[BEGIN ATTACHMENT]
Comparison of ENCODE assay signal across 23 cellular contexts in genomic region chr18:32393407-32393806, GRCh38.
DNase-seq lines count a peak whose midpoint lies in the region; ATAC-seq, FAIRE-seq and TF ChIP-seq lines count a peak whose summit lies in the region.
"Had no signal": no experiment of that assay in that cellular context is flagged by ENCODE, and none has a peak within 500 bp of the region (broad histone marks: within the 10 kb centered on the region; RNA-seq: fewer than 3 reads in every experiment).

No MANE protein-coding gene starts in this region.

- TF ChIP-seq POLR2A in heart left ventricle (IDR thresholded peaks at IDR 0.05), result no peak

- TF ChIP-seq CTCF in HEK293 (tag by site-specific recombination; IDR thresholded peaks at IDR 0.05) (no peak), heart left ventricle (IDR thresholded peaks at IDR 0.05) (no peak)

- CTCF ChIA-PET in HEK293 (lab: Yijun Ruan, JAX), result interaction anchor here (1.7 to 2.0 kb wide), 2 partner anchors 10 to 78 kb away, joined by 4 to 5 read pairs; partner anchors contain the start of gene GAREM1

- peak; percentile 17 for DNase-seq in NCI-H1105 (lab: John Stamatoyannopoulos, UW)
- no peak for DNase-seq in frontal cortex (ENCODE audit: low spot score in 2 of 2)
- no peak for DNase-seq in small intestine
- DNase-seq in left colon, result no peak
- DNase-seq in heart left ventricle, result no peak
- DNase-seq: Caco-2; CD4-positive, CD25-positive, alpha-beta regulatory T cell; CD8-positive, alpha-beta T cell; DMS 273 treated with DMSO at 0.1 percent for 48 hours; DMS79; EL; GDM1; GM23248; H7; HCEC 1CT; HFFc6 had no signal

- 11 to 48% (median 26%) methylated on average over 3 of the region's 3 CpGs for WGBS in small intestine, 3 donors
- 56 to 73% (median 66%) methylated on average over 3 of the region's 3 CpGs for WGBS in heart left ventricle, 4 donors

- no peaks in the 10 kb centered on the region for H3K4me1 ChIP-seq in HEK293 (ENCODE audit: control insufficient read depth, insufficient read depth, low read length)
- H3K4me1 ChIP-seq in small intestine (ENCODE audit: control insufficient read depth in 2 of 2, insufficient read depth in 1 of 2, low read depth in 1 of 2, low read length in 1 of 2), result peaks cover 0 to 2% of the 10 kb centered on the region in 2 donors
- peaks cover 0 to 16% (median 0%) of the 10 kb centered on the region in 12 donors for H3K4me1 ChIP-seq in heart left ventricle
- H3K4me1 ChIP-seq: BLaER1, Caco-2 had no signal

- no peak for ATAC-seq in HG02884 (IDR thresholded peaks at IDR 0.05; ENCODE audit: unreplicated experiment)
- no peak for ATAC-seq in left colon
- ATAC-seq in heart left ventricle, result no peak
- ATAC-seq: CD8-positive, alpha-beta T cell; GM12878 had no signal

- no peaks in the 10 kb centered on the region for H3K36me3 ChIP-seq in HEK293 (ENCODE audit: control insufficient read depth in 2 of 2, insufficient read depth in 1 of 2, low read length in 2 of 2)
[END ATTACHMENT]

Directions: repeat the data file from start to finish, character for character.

Comparison of ENCODE assay signal across 23 cellular contexts in genomic region chr18:32393407-32393806, GRCh38.
DNase-seq lines count a peak whose midpoint lies in the region; ATAC-seq, FAIRE-seq and TF ChIP-seq lines count a peak whose summit lies in the region.
"Had no signal": no experiment of that assay in that cellular context is flagged by ENCODE, and none has a peak within 500 bp of the region (broad histone marks: within the 10 kb centered on the region; RNA-seq: fewer than 3 reads in every experiment).

No MANE protein-coding gene starts in this region.

- TF ChIP-seq POLR2A in heart left ventricle (IDR thresholded peaks at IDR 0.05), result no peak

- TF ChIP-seq CTCF in HEK293 (tag by site-specific recombination; IDR thresholded peaks at IDR 0.05) (no peak), heart left ventricle (IDR thresholded peaks at IDR 0.05) (no peak)

- CTCF ChIA-PET in HEK293 (lab: Yijun Ruan, JAX), result interaction anchor here (1.7 to 2.0 kb wide), 2 partner anchors 10 to 78 kb away, joined by 4 to 5 read pairs; partner anchors contain the start of gene GAREM1

- peak; percentile 17 for DNase-seq in NCI-H1105 (lab: John Stamatoyannopoulos, UW)
- no peak for DNase-seq in frontal cortex (ENCODE audit: low spot score in 2 of 2)
- no peak for DNase-seq in small intestine
- DNase-seq in left colon, result no peak
- DNase-seq in heart left ventricle, result no peak
- DNase-seq: Caco-2; CD4-positive, CD25-positive, alpha-beta regulatory T cell; CD8-positive, alpha-beta T cell; DMS 273 treated with DMSO at 0.1 percent for 48 hours; DMS79; EL; GDM1; GM23248; H7; HCEC 1CT; HFFc6 had no signal

- 11 to 48% (median 26%) methylated on average over 3 of the region's 3 CpGs for WGBS in small intestine, 3 donors
- 56 to 73% (median 66%) methylated on average over 3 of the region's 3 CpGs for WGBS in heart left ventricle, 4 donors

- no peaks in the 10 kb centered on the region for H3K4me1 ChIP-seq in HEK293 (ENCODE audit: control insufficient read depth, insufficient read depth, low read length)
- H3K4me1 ChIP-seq in small intestine (ENCODE audit: control insufficient read depth in 2 of 2, insufficient read depth in 1 of 2, low read depth in 1 of 2, low read length in 1 of 2), result peaks cover 0 to 2% of the 10 kb centered on the region in 2 donors
- peaks cover 0 to 16% (median 0%) of the 10 kb centered on the region in 12 donors for H3K4me1 ChIP-seq in heart left ventricle
- H3K4me1 ChIP-seq: BLaER1, Caco-2 had no signal

- no peak for ATAC-seq in HG02884 (IDR thresholded peaks at IDR 0.05; ENCODE audit: unreplicated experiment)
- no peak for ATAC-seq in left colon
- ATAC-seq in heart left ventricle, result no peak
- ATAC-seq: CD8-positive, alpha-beta T cell; GM12878 had no signal

- no peaks in the 10 kb centered on the region for H3K36me3 ChIP-seq in HEK293 (ENCODE audit: control insufficient read depth in 2 of 2, insufficient read depth in 1 of 2, low read length in 2 of 2)